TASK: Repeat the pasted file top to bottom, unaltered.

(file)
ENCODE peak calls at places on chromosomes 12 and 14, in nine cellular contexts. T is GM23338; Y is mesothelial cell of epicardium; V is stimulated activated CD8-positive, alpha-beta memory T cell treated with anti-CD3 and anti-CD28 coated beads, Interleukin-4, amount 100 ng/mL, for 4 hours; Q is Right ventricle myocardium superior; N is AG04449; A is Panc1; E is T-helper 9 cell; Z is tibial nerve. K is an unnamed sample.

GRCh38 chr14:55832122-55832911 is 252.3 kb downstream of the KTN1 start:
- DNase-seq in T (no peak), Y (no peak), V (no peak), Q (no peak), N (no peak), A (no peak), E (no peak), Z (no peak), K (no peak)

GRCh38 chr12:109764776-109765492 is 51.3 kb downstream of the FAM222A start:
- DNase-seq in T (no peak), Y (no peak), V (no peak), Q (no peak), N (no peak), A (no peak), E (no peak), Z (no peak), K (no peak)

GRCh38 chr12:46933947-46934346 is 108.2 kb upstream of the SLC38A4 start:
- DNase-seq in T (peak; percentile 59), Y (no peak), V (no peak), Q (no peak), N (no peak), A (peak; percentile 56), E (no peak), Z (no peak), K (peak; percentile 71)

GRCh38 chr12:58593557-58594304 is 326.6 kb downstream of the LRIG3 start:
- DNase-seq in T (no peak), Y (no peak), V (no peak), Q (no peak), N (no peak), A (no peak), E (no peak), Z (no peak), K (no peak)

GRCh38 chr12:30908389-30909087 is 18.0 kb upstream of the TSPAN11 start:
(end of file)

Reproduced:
ENCODE peak calls at places on chromosomes 12 and 14, in nine cellular contexts. T is GM23338; Y is mesothelial cell of epicardium; V is stimulated activated CD8-positive, alpha-beta memory T cell treated with anti-CD3 and anti-CD28 coated beads, Interleukin-4, amount 100 ng/mL, for 4 hours; Q is Right ventricle myocardium superior; N is AG04449; A is Panc1; E is T-helper 9 cell; Z is tibial nerve. K is an unnamed sample.

GRCh38 chr14:55832122-55832911 is 252.3 kb downstream of the KTN1 start:
- DNase-seq in T (no peak), Y (no peak), V (no peak), Q (no peak), N (no peak), A (no peak), E (no peak), Z (no peak), K (no peak)

GRCh38 chr12:109764776-109765492 is 51.3 kb downstream of the FAM222A start:
- DNase-seq in T (no peak), Y (no peak), V (no peak), Q (no peak), N (no peak), A (no peak), E (no peak), Z (no peak), K (no peak)

GRCh38 chr12:46933947-46934346 is 108.2 kb upstream of the SLC38A4 start:
- DNase-seq in T (peak; percentile 59), Y (no peak), V (no peak), Q (no peak), N (no peak), A (peak; percentile 56), E (no peak), Z (no peak), K (peak; percentile 71)

GRCh38 chr12:58593557-58594304 is 326.6 kb downstream of the LRIG3 start:
- DNase-seq in T (no peak), Y (no peak), V (no peak), Q (no peak), N (no peak), A (no peak), E (no peak), Z (no peak), K (no peak)

GRCh38 chr12:30908389-30909087 is 18.0 kb upstream of the TSPAN11 start: